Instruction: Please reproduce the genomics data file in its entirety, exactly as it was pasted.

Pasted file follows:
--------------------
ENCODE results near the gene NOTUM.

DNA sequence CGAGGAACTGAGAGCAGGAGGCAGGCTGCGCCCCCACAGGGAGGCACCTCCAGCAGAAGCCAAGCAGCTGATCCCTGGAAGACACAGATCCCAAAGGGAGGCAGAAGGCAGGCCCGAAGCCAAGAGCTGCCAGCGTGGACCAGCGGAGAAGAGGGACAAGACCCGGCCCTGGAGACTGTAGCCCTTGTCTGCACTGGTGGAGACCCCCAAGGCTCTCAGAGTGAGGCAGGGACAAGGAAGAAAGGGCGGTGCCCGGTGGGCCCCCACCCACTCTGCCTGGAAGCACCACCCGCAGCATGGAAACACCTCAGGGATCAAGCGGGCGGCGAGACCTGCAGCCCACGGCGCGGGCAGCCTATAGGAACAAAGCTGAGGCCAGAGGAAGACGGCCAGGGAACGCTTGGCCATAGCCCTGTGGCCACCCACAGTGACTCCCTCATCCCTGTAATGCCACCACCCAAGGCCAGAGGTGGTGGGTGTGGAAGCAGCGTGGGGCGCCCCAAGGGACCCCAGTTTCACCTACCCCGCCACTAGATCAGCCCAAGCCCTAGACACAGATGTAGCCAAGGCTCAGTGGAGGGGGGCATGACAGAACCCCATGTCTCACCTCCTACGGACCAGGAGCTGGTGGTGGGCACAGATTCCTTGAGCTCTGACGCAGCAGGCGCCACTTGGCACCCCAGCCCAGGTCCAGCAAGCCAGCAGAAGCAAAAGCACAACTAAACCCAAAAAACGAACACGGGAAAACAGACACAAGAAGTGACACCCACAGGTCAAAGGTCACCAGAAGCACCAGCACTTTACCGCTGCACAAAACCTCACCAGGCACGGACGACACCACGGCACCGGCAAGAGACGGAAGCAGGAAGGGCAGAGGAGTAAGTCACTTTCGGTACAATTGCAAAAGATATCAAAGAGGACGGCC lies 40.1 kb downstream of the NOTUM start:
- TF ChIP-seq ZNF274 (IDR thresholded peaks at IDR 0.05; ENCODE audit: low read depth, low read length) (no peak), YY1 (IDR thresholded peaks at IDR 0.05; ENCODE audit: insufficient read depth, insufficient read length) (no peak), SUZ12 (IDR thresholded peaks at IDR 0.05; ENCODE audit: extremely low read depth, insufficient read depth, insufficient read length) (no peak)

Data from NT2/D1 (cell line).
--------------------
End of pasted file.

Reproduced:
ENCODE results near the gene NOTUM.

DNA sequence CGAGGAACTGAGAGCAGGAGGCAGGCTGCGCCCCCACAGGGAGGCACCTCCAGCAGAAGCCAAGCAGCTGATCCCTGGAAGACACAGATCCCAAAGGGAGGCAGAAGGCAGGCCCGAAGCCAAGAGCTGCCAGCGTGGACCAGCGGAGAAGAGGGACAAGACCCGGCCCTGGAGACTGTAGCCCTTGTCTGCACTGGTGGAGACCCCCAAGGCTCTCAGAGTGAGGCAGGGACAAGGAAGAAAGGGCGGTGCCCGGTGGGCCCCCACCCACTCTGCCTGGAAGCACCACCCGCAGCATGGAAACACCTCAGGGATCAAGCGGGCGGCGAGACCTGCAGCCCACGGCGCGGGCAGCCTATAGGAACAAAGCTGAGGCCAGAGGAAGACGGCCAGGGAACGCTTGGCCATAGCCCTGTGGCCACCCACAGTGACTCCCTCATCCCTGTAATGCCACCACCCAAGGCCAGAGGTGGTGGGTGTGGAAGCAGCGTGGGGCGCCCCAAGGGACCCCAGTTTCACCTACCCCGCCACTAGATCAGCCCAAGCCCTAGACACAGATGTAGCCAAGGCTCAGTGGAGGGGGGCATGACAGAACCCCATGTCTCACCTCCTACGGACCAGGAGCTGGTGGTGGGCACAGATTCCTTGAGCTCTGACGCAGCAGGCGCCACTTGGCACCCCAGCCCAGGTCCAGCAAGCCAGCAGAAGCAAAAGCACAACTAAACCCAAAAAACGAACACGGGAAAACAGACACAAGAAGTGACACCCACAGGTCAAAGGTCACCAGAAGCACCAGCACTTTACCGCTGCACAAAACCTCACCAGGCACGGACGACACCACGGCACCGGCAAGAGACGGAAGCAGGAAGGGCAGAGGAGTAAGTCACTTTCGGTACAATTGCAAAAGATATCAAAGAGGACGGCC lies 40.1 kb downstream of the NOTUM start:
- TF ChIP-seq ZNF274 (IDR thresholded peaks at IDR 0.05; ENCODE audit: low read depth, low read length) (no peak), YY1 (IDR thresholded peaks at IDR 0.05; ENCODE audit: insufficient read depth, insufficient read length) (no peak), SUZ12 (IDR thresholded peaks at IDR 0.05; ENCODE audit: extremely low read depth, insufficient read depth, insufficient read length) (no peak)

Data from NT2/D1 (cell line).